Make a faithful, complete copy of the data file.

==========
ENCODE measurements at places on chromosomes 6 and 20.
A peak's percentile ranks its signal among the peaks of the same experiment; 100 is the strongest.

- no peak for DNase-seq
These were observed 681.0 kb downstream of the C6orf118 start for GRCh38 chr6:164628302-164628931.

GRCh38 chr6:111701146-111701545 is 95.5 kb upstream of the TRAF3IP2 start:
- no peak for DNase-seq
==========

ENCODE measurements at places on chromosomes 6 and 20.
A peak's percentile ranks its signal among the peaks of the same experiment; 100 is the strongest.

- no peak for DNase-seq
These were observed 681.0 kb downstream of the C6orf118 start for GRCh38 chr6:164628302-164628931.

GRCh38 chr6:111701146-111701545 is 95.5 kb upstream of the TRAF3IP2 start:
- no peak for DNase-seq